How Donald Trump Went Up Against Fox News And Wound Up On Top

AP

The day after the first GOP presidential debate, stats guru Nate Silver made a prediction: “Donald Trump Won’t Win A War Against Fox News.”

The analysis on Silver’s website, FiveThirtyEight, was based on a poll showing Republican voters had a high level of trust in the conservative news channel. The prediction came after the Republican frontrunner howled about the way he was treated during the debate, which was hosted by Fox and moderated by three of its best known anchors.

In the weeks since then, Trump has widened his lead nationally, and Fox was left to explain that moderator Megyn Kelly’s vacation was pre-planned and had nothing to do with the Donald’s complaints.

Below is a breakdown of how Trump ended up going to war with Fox and coming out on top.

June 16

Fox News canceled Trump’s regularly-scheduled morning appearances on “Fox & Friends” after he announced his bid for the presidency. The network usually drops contributors when they announce a presidential bid.

July 18

Media mogul Rupert Murdoch, whose empire includes Fox News, criticized Trump on social media. Trump’s presidential announcement speech had included accusations that immigrants from Mexico were rapists and drug runners.

July 21

A New York Times report, detailing Murdoch’s relationship with Trump, quoted insiders who reportedly said that Murdoch described Trump as “a phony” to friends.

July 22

New York magazine reporter Gabe Sherman reported that Murdoch wanted his top executive at Fox News to rein in the network’s coverage of Trump’s presidential campaign.

Sherman, citing anonymous sources, reported that Murdoch asked Fox News chairman Roger Ailes to “back off the Trump coverage.”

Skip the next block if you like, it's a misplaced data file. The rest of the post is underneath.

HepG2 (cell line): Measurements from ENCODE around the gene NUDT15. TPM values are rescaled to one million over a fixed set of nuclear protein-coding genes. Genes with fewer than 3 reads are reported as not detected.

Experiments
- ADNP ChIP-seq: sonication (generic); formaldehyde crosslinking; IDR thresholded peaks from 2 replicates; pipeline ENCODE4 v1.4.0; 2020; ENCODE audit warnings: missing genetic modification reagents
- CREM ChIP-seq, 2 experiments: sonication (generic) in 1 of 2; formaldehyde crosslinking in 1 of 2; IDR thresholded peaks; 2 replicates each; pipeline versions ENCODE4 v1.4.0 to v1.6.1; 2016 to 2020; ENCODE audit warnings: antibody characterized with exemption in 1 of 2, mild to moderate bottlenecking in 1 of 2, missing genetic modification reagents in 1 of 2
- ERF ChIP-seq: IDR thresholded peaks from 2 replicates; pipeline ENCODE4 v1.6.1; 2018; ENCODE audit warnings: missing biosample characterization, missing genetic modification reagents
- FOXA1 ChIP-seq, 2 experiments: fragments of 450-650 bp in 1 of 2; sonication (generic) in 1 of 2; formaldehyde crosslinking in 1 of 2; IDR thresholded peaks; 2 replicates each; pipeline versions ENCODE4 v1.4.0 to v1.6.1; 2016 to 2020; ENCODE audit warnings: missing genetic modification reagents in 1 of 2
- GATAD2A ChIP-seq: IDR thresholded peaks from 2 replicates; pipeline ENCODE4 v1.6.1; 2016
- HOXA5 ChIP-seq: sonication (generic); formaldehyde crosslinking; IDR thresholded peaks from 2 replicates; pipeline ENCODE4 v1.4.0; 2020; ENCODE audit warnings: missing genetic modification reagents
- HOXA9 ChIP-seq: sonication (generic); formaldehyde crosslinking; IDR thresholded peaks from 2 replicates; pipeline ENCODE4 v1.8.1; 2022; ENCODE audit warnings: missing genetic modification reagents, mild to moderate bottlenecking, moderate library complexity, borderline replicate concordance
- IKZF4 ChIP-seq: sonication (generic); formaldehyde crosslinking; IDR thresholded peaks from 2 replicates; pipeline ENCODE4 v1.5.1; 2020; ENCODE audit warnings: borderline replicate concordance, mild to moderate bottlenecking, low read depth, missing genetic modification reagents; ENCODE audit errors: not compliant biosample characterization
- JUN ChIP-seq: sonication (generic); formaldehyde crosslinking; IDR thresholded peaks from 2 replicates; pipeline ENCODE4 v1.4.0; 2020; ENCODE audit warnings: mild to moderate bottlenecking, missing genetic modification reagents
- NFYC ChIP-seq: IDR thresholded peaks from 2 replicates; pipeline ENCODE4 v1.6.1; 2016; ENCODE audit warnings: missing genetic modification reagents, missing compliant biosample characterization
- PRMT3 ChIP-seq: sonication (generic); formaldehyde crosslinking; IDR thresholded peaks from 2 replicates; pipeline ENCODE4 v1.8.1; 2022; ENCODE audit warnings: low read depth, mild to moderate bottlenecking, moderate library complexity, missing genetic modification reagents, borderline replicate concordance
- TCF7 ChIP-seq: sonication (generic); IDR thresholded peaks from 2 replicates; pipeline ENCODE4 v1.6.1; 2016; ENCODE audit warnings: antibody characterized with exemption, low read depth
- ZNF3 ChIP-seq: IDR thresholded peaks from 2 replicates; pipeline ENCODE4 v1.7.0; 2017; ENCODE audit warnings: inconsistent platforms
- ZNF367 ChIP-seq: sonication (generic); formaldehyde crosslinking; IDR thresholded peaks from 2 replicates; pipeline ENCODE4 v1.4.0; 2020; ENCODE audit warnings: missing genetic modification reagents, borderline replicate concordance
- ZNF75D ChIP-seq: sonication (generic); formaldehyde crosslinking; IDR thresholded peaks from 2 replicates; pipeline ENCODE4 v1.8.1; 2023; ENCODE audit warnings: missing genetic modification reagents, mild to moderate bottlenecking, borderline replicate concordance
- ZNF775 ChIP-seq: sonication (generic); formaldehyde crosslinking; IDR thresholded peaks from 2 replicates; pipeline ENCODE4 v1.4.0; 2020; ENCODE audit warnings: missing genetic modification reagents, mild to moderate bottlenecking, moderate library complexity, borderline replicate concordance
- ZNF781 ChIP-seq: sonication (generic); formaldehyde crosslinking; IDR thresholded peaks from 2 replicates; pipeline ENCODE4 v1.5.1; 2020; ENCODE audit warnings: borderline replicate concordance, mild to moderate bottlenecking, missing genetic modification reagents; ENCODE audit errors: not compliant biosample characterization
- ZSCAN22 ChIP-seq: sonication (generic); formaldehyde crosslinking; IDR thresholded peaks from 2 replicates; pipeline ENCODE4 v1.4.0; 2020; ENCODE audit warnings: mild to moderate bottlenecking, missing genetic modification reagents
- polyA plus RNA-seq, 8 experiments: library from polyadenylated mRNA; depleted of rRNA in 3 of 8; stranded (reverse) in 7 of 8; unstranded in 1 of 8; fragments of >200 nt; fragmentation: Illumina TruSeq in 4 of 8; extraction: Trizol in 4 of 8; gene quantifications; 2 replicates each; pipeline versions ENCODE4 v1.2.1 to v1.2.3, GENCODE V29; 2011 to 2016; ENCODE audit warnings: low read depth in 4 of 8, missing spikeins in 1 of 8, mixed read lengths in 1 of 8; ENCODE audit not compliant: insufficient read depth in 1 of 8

Sherman’s insiders reportedly said Ailes told Murdoch he was covering Trump “the way he wanted to.”

July 23

Ailes told The Hollywood Reporter that his relationship with Murdoch “has never been better” and that Trump did not come up in conversations the two Fox executives had that day.

August 4

CNN reported that Trump talked with Murdoch on the phone and the conversation was described by insiders as a “peace-making effort.”

August 6

At the GOP debate, moderator and Fox News host Megyn Kelly asked Trump about derogatory comments he’d made about women in the past. Trump used his answer to fire a warning shot at Kelly.

“Honestly, Megyn, if you don’t like it, I’m sorry,” he said. “I’ve been very nice to you, although I could probably not be based on the way you have treated me. But I wouldn’t do that.”

August 7

The next day, Trump’s warning turned into a full-on attack. He tweeted his dislike of Kelly’s questions at the GOP debate.

Later that day, Trump went on CNN and made the infamous comments that many interpreted to be about Kelly’s menstrual cycle.

“She gets out and she starts asking me all sorts of ridiculous questions,” Trump said in a phone interview with CNN. “You could see there was blood coming out of her eyes, blood coming out of her wherever.”

August 10

Despite widespread criticism for his comment on CNN, Trump said on MSNBC that Kelly should apologize to him.

That comment was reportedly the last straw for Ailes, who called him that morning. CNN reported that Ailes told Trump “we can resolve this now or we can go to war.”